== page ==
Like to know how to create safer communities? Did you know that it’s proven that areas with trees have lower crime rates? It doesn’t take a genius, to figure out why. Communities that look after their local nature area and don’t focus on consumerism and litter, tend to have happier and more relaxed people. And although there is no excuse for a stressed person to commit a crime, it’s obviously that teens who are given nice natural areas to walk and relax (rather than just being obsessed with building skateboarding parks) makes for a happier town.
Towns that are not obsessed with consumerism, are also less likely to be focused on buying the biggest TV, car or boat. And a less consumerist society, means less crime and looting. Why do the looters in riots always go for the TVs and designer trainers? Why not some nice organic broccoli? The latter is more important. It’s the society we have created. Simplifying things always helps.
- We Keep Us Safe is a book on how to address crime in society, without kneejerk reactions. Our current justice system does not bridge divides, which is the solution. Real safety comes from stable healthcare, housing clean air and water. If you hold people accountable in community, everyone can fully engage in society. Get Safe Online has tips to help prevent cyber crime.
- Keep a non-emergency number of your police station to hand (some are not always open) if it’s not an emergency. You can report crimes (anonymously if wished) to Crimestopper. You can find help at Victim Support (also see how to help stop domestic abuse)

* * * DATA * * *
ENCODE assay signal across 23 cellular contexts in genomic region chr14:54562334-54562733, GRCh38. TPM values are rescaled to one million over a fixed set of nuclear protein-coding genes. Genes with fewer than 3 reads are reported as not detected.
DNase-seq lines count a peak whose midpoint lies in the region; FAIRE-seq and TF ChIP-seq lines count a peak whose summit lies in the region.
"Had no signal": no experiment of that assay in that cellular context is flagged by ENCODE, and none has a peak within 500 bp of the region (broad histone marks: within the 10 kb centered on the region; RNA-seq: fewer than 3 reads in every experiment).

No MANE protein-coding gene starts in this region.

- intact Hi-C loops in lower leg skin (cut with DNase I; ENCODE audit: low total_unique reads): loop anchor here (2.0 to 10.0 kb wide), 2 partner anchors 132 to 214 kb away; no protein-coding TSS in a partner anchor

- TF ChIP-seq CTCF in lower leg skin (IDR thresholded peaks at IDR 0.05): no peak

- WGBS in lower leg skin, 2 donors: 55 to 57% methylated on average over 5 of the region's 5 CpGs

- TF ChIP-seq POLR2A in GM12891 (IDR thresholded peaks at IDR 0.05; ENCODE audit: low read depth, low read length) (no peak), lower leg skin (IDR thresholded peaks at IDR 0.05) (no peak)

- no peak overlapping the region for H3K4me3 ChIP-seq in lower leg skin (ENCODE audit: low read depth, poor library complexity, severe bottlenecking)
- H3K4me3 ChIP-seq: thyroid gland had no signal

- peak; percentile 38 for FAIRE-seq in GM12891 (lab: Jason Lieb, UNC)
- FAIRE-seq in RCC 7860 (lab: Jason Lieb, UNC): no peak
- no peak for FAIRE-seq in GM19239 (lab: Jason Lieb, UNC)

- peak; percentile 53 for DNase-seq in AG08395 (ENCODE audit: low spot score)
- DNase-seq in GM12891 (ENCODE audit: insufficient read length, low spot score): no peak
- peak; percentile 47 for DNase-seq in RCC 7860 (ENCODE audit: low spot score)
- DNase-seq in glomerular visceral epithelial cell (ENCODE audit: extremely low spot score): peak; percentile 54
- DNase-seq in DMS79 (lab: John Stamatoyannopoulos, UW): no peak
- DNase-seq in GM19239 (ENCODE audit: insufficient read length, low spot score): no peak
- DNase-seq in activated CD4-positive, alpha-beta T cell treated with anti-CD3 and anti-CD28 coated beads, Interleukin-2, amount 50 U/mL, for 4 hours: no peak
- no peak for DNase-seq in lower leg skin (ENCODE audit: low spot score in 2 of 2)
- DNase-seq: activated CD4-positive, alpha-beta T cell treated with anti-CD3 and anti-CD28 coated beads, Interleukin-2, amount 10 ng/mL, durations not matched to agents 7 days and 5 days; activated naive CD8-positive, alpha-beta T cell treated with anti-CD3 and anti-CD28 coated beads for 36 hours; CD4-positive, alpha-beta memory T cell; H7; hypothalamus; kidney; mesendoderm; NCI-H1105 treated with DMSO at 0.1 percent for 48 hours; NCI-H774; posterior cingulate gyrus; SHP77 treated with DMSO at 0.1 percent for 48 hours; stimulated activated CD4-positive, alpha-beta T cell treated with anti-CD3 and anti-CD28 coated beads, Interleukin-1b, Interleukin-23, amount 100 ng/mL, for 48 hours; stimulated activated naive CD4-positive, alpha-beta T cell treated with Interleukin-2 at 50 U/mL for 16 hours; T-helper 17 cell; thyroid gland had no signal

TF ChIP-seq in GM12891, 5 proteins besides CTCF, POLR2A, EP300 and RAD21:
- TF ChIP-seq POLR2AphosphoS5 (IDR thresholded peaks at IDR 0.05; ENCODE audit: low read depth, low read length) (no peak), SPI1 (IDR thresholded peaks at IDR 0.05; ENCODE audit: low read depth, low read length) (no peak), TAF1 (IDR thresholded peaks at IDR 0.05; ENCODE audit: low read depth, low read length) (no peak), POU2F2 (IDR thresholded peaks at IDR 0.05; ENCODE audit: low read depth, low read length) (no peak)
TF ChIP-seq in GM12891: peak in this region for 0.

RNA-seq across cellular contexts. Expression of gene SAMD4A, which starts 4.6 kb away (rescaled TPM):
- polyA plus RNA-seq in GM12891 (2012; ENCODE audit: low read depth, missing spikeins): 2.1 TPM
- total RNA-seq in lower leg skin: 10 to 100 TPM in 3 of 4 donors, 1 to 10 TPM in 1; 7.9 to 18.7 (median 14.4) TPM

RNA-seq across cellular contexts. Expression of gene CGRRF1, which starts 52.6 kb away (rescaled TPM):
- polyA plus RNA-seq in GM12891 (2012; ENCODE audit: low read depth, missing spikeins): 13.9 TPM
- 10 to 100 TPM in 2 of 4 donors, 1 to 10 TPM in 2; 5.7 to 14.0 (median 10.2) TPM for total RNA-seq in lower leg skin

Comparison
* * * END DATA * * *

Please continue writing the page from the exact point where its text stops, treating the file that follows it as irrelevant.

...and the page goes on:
- One of the most helpful ways to prevent crime in your community is to hire a designing out crime officer. He or she is specially trained to know where items should be lit (like alleyways) and how to avoid places where attackers could lurk. Just using their knowledge could go a long way to reduce crime, especially in areas where crime is high.
Is Prison Reform Soft on Crime?
No. Despite what the mass media perpetuate, prison reform is not just to do with letting prisoners ‘watch TV all day and get their bills paid’. The reason we have a judicial system is so that the relatives of murderers are not allowed to stone them to death (which likely they often feel like doing). Having a fair justice system means that people who are not involved from an emotional point of view, get to decide what is the best way to give out punishment, and also how to stop prisoners re-offending when they are released from prison.
In fact, a vast majority of prisoners do re-offend, often because they have nowhere to go and nothing to do, and the whole situation comes around again.
- Hope into Action was inspired by meeting a newly-released prisoner, drinking on a bench with nowhere to go. Working with over 50 churches, they invest in property which is then rented out for free or low cost, to help addicts, former prostitutes, people fleeing abuse and survivors of trafficking get back on track.
- Various charities try to prevent re-offending, by donating books or offering yoga classes. Using 20 hours a day stuck in a cell can be used to have a personal spiritual and emotional revolution, so that the person can focus doing good on release, rather than going back to their old ways. Surely this is better for all of society?
- Jens Söring is a German national who recently returned home, after spending 30 years in prison for a double murder. Different people say he’s innocent or not. But what he did during time inside was write Catholic Press Association award-winning books on prison reform: The Church of the Second Chance and One Day in the Life of 179212.